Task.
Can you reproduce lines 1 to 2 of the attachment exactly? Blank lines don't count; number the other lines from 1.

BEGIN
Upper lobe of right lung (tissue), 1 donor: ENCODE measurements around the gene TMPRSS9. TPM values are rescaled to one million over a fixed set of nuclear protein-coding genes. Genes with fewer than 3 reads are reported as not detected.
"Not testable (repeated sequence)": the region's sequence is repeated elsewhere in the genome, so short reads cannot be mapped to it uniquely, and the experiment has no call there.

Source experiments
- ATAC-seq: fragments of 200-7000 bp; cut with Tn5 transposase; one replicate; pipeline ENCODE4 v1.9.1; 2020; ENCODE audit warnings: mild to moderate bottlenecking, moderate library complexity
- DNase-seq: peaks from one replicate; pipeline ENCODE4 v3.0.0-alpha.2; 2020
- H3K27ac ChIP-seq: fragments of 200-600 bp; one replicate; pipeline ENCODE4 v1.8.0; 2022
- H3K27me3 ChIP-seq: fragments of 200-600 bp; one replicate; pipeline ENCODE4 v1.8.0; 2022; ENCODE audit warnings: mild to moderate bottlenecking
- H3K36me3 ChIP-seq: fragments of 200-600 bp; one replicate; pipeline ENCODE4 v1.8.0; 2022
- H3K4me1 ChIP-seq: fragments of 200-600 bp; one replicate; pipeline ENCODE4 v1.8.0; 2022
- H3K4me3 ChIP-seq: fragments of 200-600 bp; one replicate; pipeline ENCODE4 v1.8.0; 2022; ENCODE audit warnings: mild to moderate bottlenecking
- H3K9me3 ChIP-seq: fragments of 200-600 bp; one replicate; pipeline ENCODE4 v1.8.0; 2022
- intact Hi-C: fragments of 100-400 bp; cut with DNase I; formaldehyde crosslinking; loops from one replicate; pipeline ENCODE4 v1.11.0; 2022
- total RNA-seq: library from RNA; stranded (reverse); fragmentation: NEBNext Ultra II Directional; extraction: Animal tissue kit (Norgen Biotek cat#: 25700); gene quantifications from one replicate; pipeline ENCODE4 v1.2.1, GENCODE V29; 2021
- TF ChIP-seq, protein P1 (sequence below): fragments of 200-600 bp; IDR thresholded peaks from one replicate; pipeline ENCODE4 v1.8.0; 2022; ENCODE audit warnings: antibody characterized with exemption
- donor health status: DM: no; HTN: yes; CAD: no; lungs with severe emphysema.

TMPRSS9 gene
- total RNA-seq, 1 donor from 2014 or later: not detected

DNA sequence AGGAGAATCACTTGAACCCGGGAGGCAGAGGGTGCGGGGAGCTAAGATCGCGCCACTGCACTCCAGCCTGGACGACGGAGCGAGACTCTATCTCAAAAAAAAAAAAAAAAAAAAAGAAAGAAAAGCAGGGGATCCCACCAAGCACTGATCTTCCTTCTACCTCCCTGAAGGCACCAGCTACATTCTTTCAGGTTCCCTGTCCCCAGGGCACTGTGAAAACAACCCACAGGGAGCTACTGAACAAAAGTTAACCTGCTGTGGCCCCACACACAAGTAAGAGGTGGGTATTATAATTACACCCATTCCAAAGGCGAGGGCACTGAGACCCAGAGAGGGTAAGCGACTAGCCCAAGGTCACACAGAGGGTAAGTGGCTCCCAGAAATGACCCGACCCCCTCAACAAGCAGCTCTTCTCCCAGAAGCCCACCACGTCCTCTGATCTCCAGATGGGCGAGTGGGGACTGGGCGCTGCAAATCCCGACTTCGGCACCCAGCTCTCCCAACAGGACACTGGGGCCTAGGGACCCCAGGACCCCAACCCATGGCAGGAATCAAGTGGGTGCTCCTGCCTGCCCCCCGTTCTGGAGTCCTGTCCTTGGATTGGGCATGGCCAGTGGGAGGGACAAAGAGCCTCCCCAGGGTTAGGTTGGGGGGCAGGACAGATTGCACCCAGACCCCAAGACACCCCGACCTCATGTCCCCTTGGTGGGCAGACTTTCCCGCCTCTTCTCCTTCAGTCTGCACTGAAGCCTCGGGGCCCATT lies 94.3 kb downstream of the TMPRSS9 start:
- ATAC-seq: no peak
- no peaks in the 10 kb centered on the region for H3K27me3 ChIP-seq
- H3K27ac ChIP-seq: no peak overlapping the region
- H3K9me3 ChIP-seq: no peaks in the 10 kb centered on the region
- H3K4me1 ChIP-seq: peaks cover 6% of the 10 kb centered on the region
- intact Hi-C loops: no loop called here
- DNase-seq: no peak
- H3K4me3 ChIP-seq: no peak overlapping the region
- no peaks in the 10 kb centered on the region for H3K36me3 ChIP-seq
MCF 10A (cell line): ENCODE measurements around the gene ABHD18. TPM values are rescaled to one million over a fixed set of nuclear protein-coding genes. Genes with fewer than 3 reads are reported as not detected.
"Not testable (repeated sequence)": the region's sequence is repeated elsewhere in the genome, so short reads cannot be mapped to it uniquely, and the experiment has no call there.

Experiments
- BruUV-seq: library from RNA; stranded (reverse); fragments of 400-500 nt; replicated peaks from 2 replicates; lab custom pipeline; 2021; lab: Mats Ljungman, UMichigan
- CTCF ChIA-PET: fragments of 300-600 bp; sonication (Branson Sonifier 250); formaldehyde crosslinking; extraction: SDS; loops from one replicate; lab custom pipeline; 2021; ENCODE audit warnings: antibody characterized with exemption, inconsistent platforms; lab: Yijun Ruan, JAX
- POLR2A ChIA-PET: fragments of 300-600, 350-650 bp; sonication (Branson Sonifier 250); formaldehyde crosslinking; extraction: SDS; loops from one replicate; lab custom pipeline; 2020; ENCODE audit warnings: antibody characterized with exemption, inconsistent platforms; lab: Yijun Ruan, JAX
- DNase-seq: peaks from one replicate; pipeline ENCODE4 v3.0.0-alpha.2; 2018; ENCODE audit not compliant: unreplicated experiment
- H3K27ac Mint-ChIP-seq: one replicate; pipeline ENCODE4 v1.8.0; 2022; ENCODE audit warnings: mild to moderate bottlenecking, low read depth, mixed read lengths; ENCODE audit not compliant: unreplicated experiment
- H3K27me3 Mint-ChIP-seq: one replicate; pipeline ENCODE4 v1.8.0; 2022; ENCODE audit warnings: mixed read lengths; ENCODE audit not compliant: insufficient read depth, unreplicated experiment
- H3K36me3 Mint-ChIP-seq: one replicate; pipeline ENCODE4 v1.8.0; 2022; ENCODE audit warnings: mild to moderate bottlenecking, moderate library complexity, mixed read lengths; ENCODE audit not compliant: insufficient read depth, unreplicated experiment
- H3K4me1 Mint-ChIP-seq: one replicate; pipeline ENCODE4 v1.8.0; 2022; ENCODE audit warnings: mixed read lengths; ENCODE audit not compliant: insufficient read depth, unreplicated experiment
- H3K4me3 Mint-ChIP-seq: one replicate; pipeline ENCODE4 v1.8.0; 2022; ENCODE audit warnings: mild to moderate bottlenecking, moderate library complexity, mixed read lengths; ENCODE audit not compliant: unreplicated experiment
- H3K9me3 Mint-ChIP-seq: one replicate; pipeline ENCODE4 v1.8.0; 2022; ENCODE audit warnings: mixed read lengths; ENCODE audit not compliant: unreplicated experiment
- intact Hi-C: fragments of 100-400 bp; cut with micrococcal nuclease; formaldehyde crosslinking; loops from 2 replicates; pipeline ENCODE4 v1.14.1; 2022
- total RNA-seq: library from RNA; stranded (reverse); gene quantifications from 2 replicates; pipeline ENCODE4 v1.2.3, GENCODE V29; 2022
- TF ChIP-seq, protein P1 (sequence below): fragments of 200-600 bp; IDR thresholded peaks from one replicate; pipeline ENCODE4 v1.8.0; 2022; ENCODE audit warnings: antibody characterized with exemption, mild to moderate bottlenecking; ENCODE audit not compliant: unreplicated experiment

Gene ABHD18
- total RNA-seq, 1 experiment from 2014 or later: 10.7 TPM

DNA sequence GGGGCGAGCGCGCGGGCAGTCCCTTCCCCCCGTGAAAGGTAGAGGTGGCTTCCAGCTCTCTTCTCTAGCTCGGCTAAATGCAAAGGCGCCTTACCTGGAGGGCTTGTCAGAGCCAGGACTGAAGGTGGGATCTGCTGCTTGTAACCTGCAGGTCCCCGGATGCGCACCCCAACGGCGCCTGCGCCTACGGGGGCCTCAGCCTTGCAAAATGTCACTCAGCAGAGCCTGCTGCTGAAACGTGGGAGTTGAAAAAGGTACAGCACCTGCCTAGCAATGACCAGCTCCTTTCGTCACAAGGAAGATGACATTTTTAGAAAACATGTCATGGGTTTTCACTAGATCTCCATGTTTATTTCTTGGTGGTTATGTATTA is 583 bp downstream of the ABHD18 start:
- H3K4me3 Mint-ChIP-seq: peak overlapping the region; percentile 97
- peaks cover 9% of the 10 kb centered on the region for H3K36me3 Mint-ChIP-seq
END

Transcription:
Upper lobe of right lung (tissue), 1 donor: ENCODE measurements around the gene TMPRSS9. TPM values are rescaled to one million over a fixed set of nuclear protein-coding genes. Genes with fewer than 3 reads are reported as not detected.
"Not testable (repeated sequence)": the region's sequence is repeated elsewhere in the genome, so short reads cannot be mapped to it uniquely, and the experiment has no call there.